JRscooby

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Posted: 11/13/21 05:10am Link  |  Quote  |  Print  |  Notify Moderator

ktmrfs wrote:

"back in the day" the old "bumper jacks" were NOT the safest thing around either. More than once I'd seen or heard of cases where the car would roll forward/backward or side/side off the bumper jack. Lifting one end of the car off the ground with the bumper jack was not an invitation for any kind of stability.


Yes, bumper jacks had there issues I can remember Dad getting the whole family out of the '58 Ford, lifting the rear of car as high as the jack would lift, then pushing sideways to get car out of ditch. "Boys, see how easy it can fall? Be careful when jacking"
One thing that scares me when people decide a bottle jack is better than factory; You get the car up, the flat off, discover need to go up another little bit. Bumper jack or bottle jack, (or even the factory screw jack) that last bit is when the car is most likely to fall. And most bottle jacks, at least 1 arm is under the car working the jack, and the wheel isn't there to limit the down travel.
Sense I started this thread, I have discovered it takes a lot of torque on the factory jack as it gets to top end of travel. Have decided I will cut some 2X6 blocks to ride on top of spare wheel. 2 or 3 to pull the flat up on, before mess with nuts or jack, then 1 or 2 under the jack. Use wood and the engine to do most of the lifting.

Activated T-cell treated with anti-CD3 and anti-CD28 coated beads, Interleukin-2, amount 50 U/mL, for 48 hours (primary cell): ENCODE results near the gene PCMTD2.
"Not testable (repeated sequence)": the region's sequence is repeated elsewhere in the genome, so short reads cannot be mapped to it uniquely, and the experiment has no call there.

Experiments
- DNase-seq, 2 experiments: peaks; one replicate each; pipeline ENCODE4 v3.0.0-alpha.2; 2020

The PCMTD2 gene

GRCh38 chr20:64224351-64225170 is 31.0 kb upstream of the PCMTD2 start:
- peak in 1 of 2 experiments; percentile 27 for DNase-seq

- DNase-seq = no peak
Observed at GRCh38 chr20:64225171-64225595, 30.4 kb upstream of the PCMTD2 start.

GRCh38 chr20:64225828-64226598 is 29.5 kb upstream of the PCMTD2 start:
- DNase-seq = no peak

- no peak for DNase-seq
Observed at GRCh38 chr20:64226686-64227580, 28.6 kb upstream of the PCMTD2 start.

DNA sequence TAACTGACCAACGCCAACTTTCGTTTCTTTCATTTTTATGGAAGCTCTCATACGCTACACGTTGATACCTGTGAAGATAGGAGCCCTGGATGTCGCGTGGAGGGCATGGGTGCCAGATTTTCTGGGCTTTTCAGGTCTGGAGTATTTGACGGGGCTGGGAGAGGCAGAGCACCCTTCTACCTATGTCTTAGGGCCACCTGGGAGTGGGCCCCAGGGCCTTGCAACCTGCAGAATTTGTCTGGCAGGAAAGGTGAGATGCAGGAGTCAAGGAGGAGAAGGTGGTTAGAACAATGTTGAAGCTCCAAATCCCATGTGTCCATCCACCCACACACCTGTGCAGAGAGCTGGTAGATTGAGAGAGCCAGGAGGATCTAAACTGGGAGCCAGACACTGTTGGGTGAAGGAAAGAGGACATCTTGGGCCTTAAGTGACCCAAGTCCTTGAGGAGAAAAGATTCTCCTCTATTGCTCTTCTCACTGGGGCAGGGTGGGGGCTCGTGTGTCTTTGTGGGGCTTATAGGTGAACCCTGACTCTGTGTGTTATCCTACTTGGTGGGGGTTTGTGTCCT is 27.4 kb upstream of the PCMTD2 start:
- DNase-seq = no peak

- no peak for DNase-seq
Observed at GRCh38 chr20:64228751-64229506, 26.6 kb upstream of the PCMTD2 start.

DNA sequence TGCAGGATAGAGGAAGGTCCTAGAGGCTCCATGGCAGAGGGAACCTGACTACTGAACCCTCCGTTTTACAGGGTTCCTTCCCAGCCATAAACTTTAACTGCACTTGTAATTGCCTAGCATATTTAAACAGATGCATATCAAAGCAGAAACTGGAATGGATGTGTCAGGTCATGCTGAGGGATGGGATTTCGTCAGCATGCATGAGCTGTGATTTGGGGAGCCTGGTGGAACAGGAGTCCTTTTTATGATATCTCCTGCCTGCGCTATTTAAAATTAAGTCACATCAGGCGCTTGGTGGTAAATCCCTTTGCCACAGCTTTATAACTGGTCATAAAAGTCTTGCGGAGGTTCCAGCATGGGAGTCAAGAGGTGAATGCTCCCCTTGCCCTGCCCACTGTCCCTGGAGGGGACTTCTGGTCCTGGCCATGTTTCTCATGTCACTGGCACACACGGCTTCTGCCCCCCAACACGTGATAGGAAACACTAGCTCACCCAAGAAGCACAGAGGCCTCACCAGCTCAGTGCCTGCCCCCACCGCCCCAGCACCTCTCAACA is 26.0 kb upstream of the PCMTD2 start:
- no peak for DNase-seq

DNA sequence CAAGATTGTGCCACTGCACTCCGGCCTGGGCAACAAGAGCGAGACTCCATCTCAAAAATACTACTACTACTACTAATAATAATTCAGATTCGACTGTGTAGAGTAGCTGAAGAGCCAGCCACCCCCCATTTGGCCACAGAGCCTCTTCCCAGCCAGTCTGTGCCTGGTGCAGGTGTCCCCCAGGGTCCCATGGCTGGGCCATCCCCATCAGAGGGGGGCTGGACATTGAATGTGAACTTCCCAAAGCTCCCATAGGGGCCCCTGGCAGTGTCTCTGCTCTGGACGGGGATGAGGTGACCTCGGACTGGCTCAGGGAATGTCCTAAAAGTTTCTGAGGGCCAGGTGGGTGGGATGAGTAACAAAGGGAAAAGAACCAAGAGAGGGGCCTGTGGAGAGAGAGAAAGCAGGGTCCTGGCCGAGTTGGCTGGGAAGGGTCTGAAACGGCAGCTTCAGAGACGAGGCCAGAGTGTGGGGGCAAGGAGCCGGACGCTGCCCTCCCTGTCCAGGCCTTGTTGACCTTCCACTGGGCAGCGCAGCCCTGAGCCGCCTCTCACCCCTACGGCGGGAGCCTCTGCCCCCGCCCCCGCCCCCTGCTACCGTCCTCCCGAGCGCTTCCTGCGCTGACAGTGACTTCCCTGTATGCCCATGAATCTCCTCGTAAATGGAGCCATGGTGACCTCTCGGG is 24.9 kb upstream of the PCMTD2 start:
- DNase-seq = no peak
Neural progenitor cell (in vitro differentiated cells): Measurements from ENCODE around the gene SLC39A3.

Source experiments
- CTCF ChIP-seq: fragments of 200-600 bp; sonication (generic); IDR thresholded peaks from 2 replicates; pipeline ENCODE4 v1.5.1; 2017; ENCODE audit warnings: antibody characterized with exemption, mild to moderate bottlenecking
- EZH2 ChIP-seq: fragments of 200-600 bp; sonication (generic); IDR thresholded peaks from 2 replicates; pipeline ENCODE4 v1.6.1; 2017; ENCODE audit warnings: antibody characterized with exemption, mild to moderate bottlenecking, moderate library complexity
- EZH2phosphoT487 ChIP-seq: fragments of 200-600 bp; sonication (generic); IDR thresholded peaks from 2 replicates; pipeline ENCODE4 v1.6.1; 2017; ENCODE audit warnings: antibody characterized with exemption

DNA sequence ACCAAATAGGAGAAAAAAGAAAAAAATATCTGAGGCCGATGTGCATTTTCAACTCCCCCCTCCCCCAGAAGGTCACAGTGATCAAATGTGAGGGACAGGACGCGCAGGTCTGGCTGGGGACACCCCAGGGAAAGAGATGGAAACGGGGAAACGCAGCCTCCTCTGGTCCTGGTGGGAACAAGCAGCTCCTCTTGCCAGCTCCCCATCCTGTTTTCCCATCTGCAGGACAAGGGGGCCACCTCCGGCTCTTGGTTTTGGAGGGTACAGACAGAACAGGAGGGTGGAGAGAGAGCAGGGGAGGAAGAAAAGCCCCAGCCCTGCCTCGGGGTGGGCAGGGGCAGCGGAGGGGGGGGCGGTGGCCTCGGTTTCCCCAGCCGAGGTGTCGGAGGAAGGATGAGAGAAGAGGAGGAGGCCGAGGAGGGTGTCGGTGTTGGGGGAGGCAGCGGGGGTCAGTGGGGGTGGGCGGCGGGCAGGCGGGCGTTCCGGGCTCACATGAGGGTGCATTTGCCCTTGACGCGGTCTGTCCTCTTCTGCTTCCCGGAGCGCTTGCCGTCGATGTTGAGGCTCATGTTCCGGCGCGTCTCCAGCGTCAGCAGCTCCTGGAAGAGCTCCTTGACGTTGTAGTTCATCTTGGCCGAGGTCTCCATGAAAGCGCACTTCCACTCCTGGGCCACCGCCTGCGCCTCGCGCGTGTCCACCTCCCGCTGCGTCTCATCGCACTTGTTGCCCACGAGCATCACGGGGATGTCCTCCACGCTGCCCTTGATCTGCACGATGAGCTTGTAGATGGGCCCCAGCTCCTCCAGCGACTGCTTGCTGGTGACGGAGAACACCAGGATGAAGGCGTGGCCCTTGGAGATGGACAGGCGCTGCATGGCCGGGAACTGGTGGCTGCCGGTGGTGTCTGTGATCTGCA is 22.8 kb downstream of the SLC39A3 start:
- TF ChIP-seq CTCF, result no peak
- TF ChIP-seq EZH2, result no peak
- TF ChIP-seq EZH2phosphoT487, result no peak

bucky

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Posted: 11/13/21 05:16am Link  |  Quote  |  Print  |  Notify Moderator

MFL wrote:

Good PSA JR!

I do think, since everyone is carrying a phone now, many rely on their phone, rather than any maintenance skills. That being said, I am not one of those folks, and would change my own tire.

I buy new vehicles, but still check the spare myself right away, to ensure proper psi, and to understand/examine the supplied tools to change.

On my truck, like you mentioned, the lug wrench would require a superman! The lug torque is supposed to be at 160.

Jerry


What are you driving with that large of a torque rating on a lug nut?


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noteven

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Posted: 11/13/21 05:23am Link  |  Quote  |  Print  |  Notify Moderator

My stupid Toyota has a manual in one of the glove boxes that details how to change a tire.

Well howdy! The manual for the F350 does too!

Is this a trend?